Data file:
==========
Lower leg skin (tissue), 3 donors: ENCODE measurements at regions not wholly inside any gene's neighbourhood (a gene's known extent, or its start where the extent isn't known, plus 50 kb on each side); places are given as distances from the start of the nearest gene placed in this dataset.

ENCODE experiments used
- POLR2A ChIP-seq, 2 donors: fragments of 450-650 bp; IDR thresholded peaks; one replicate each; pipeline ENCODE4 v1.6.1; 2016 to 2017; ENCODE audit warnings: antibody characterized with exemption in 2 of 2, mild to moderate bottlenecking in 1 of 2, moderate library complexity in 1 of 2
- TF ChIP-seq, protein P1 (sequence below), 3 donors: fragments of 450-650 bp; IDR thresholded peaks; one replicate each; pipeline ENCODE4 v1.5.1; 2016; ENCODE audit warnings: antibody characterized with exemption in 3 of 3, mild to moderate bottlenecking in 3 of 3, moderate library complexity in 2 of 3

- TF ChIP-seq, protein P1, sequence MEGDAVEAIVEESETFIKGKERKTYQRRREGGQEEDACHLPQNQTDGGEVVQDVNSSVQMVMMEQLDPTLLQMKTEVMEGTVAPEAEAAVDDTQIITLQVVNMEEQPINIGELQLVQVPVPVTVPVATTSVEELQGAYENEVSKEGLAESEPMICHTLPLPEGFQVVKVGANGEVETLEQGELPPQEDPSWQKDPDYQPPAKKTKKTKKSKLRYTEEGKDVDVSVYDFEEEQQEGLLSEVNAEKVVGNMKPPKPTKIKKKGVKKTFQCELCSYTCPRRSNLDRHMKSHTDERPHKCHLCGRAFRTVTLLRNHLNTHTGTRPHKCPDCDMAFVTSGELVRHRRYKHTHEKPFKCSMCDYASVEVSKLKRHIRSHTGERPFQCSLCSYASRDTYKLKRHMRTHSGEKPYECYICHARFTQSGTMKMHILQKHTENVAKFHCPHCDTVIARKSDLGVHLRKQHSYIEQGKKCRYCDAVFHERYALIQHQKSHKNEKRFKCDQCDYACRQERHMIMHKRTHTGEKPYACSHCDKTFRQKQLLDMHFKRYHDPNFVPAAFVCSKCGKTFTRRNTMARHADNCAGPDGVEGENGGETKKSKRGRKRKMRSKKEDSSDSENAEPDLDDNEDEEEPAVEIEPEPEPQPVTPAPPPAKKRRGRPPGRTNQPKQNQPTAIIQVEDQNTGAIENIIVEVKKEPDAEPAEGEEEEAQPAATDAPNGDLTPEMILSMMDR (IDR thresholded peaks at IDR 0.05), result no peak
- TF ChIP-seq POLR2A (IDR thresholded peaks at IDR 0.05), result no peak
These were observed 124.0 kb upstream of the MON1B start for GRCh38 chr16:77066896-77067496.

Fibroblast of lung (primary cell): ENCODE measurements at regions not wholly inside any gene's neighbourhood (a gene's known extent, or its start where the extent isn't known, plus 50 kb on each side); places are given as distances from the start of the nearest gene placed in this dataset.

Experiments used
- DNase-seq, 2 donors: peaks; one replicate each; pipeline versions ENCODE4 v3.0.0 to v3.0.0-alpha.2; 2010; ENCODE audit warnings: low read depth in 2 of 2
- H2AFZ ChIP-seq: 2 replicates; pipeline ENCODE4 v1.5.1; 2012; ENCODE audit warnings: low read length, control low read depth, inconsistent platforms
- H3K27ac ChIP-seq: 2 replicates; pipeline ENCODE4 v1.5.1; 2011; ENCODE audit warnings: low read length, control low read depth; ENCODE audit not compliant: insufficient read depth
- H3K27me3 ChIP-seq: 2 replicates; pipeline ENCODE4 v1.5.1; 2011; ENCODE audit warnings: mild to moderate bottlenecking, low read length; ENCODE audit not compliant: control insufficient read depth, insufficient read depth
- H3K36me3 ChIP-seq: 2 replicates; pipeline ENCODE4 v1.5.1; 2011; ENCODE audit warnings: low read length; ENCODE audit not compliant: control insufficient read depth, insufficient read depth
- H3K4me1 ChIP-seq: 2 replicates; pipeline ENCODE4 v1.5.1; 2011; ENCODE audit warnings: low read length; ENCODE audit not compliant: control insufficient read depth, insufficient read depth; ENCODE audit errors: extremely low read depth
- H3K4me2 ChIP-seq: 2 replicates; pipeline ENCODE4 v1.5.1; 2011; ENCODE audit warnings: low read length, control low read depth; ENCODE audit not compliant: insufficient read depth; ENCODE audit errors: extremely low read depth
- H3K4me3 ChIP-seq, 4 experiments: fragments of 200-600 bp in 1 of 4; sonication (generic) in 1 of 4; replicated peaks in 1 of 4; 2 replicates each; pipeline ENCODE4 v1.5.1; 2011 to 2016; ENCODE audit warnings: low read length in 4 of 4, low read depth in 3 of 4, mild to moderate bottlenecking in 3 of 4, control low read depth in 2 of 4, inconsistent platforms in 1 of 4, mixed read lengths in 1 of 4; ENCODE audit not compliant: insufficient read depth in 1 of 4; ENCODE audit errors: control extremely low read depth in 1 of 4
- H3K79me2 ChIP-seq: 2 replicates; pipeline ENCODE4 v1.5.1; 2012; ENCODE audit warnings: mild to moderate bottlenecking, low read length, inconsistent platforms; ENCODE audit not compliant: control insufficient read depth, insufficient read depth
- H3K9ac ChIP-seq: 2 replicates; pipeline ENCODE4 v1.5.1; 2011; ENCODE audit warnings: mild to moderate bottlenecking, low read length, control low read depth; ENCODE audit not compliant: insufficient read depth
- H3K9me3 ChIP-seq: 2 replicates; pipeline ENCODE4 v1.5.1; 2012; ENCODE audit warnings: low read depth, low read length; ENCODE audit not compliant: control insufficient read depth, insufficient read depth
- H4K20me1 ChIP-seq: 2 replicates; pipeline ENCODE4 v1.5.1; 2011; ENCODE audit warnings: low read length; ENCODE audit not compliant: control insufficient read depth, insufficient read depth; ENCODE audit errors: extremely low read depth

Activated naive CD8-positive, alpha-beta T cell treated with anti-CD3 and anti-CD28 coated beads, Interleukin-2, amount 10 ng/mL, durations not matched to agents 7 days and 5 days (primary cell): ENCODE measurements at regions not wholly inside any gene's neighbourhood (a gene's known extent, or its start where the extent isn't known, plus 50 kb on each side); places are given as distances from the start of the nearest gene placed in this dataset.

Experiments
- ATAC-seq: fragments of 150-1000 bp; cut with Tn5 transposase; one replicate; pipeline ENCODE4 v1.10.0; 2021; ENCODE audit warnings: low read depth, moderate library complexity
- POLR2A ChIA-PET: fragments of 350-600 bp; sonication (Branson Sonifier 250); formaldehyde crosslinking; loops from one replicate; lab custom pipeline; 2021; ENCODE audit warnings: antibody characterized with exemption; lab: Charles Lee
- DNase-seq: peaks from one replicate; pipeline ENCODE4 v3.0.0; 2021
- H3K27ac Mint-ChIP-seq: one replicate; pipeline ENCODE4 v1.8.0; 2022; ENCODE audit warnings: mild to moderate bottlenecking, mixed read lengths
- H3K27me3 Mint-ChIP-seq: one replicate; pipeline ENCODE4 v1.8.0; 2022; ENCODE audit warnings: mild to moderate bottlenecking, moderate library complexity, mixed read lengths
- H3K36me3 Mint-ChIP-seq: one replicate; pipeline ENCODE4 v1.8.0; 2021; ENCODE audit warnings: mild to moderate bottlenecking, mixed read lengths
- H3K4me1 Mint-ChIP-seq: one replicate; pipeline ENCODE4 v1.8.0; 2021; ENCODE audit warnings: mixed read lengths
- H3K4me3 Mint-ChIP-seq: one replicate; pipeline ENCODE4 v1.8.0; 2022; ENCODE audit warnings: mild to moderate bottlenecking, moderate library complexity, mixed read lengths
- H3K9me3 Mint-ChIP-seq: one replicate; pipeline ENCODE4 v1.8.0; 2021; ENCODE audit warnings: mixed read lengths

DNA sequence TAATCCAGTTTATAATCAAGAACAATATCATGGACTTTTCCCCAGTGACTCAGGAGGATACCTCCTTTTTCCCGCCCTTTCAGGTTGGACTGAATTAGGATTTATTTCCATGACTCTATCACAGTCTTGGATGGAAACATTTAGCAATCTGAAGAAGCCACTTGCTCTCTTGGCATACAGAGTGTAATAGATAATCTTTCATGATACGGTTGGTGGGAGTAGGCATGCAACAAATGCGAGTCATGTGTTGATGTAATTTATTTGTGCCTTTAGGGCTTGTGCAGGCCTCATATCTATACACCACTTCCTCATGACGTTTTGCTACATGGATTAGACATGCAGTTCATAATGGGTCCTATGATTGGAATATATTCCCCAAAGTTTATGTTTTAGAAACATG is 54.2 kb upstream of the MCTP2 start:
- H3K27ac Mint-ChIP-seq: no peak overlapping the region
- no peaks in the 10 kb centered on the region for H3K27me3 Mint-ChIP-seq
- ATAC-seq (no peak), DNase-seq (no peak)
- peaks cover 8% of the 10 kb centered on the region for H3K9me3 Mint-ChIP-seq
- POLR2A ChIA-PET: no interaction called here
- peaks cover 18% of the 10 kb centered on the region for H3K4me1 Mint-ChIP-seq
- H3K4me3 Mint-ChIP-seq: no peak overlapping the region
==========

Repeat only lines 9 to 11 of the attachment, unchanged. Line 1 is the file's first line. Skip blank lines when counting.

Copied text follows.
Experiments used
- DNase-seq, 2 donors: peaks; one replicate each; pipeline versions ENCODE4 v3.0.0 to v3.0.0-alpha.2; 2010; ENCODE audit warnings: low read depth in 2 of 2
- H2AFZ ChIP-seq: 2 replicates; pipeline ENCODE4 v1.5.1; 2012; ENCODE audit warnings: low read length, control low read depth, inconsistent platforms